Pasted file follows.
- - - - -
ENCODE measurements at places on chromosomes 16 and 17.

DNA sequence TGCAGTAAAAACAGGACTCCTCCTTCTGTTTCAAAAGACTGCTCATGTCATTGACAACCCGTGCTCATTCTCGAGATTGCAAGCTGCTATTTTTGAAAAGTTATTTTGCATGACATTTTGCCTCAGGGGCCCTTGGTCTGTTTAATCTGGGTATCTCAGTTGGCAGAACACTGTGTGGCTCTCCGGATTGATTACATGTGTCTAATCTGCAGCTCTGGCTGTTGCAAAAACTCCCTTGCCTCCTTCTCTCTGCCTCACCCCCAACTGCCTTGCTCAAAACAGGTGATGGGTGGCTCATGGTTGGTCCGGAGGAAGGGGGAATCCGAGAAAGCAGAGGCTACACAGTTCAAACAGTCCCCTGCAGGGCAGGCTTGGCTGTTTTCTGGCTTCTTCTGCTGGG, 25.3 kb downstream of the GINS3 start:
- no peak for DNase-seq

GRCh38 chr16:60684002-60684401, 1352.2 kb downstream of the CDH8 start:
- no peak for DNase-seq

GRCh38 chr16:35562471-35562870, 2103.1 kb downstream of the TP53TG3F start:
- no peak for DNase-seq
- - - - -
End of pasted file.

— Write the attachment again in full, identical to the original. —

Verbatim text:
ENCODE measurements at places on chromosomes 16 and 17.

DNA sequence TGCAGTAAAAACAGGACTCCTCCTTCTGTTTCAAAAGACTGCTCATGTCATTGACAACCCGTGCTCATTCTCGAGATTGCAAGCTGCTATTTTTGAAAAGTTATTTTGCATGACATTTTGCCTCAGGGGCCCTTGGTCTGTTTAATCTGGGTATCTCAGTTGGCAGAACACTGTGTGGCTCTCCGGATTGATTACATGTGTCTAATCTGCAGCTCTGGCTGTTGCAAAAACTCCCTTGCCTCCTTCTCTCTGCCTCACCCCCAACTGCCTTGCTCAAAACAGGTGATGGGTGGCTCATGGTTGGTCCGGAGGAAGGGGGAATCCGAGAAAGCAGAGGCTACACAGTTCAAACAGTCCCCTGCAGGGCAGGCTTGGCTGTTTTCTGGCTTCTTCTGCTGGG, 25.3 kb downstream of the GINS3 start:
- no peak for DNase-seq

GRCh38 chr16:60684002-60684401, 1352.2 kb downstream of the CDH8 start:
- no peak for DNase-seq

GRCh38 chr16:35562471-35562870, 2103.1 kb downstream of the TP53TG3F start:
- no peak for DNase-seq